Rebecca E. Tripp had a legendary 2017 on OCR, and begins 2018 with a stirring symphonic arrangement of "Terra" from FF6 which oscillates between liberal and conservative treatment of the source & incorporates bells, harp, and harpsichord into a larger orchestral context:
"This here is my remake of the FF6 overworld theme (or "Terra's Theme," if you prefer). It incorporates elements of both the main overworld track and "Awakening" (which, as far as I'm concerned, is the "true" Terra/Tina theme song.)
Since I'm so utterly enamored with FF music - especially this particular soundtrack -- I sort of went overboard with this one, heh heh! The beginning section represents her more gentle, pacifist side, as well as her magical essence, and the final movement represents her immense power and strength. The mid section is more about the overworld and Terra's connection with the entire party in Final Fantasy 6."
The first 1'35" is a more new age, intimate treatment of the source, with bells, harp, and solo winds setting the stage, after which we transition into the more familiar orchestral march. Gario covers most of the highlights:
"Having something that's conservative sandwiched between two rather cleverly arranged portions is a pretty cool way to organize an arrangement, in my book. It's not like the middle portion doesn't have its share of orchestral flourishes to make it into something that stands on its own two feet, even - it's just a conservative portion between two more interesting sections...
Loving what you did with the meter (using 3/4 instead of 4/4) in the opening minute and a half. It's a clever way to get something fresh on an overly arranged source. With themes using a lot of space between phrases it's a useful way to transform an arrangement. Utilizing this technique again at 4:14 (going from 4/4 to 12/16) is a nice way to bookend the whole thing."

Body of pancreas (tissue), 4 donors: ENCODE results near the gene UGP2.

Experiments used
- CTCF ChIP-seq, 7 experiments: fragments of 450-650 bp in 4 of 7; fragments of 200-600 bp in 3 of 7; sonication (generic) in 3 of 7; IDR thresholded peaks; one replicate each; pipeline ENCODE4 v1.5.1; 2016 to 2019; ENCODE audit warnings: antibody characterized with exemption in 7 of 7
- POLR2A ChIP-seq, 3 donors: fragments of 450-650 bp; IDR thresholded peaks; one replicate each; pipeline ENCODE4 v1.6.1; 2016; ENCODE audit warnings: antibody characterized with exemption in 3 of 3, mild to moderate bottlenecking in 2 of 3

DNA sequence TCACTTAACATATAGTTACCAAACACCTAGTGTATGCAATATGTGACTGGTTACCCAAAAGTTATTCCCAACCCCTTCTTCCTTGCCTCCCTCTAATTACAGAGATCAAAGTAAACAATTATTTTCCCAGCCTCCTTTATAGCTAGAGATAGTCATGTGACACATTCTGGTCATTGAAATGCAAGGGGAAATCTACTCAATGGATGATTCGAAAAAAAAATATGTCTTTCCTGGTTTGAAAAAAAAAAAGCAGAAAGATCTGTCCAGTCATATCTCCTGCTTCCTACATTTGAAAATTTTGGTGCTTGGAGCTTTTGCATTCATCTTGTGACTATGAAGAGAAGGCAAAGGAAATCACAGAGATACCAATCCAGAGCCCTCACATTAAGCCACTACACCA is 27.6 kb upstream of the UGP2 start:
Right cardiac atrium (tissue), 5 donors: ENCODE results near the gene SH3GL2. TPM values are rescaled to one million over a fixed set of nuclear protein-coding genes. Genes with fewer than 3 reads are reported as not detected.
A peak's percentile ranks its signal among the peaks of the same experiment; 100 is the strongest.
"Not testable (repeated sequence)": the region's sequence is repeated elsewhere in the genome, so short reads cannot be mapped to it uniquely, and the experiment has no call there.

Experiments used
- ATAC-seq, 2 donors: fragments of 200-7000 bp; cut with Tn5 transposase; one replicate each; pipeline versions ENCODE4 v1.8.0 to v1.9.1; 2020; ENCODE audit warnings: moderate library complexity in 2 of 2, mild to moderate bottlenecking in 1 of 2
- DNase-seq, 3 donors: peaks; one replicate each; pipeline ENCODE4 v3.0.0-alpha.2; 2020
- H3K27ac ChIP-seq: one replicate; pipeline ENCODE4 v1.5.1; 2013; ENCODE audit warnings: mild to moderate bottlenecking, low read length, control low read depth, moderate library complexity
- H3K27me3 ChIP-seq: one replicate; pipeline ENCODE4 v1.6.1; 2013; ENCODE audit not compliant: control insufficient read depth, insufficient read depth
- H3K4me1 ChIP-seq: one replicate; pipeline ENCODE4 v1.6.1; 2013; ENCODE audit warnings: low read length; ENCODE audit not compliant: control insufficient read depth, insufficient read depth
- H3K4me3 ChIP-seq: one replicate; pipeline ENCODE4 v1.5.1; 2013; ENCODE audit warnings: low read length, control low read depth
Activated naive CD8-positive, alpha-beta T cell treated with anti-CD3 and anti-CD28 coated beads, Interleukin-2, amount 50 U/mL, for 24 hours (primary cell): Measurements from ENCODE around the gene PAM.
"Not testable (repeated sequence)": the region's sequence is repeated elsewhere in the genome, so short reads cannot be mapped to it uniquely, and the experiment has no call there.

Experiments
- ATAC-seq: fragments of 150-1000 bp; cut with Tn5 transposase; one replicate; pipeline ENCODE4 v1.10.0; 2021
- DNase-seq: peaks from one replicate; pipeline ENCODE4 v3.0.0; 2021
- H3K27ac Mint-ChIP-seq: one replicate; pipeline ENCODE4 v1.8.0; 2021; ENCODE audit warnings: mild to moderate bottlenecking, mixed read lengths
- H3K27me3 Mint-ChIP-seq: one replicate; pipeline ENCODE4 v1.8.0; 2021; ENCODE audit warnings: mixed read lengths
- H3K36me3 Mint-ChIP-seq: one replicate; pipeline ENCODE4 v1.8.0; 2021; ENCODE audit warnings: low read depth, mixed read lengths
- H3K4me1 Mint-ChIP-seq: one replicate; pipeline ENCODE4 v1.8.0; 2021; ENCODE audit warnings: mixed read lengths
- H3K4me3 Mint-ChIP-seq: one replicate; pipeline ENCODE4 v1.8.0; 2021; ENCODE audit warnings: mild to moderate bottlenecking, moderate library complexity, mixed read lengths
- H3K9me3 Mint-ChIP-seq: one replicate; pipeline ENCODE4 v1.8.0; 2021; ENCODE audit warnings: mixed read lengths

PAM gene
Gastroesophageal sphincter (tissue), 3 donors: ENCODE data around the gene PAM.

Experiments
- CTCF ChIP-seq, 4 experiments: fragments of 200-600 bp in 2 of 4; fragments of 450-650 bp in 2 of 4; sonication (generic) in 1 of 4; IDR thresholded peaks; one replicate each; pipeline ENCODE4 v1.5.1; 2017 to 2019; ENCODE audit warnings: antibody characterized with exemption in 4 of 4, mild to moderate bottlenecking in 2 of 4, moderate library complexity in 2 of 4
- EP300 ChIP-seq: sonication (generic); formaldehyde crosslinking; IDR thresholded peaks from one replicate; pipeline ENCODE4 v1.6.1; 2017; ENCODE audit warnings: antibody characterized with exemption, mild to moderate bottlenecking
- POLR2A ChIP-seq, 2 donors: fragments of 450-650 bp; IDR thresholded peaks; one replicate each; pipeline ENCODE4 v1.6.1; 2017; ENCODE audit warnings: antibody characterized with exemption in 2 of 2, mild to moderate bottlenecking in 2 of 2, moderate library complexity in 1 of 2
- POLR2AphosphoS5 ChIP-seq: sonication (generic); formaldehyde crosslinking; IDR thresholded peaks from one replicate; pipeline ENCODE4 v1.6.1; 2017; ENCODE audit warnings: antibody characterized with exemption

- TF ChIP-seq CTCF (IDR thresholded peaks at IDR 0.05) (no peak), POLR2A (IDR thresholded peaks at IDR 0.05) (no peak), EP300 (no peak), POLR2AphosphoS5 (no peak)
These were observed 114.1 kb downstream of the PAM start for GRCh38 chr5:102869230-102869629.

Agreed, on both counts; it's basically an inverted arrangement sandwich, with the "bread" offering more interpretive takes on a classic theme while the "meats & cheese" are a more familiar take. I need to eat lunch, soon. From a production perspective, I had a few more nits to pick than most judges; Nutritious did point out the cymbal crashes, which seem sporadic and oddly isolated without an accompanying bass drum or timpani, but I also felt like relative levels & reverb sends clashed at times. Specifically, some of the symphonic ensemble components sit lower & further back, in a larger space, than pitched & non-pitched percussion. These are tricky things to get right when transitioning between timbral palettes like this arrangement does, but it's worth mentioning nonetheless as a potential point of development & growth. This is a classic theme with plenty of worthy interpretations out there, but Rebecca's style & approach makes for a unique, engrossing, and narrative incarnation that captures the magic of the source.
Sources Arranged (2 Songs)
- March, Symphonic
- Dark, Epic
- Bells, Brass, Flute, Harp, Orchestral, Strings, Woodwinds
- 9,413,818 bytes
- Size: 9,413,818 bytes
- MD5 Checksum: 1b490c484049ef7adc6de94739c75580
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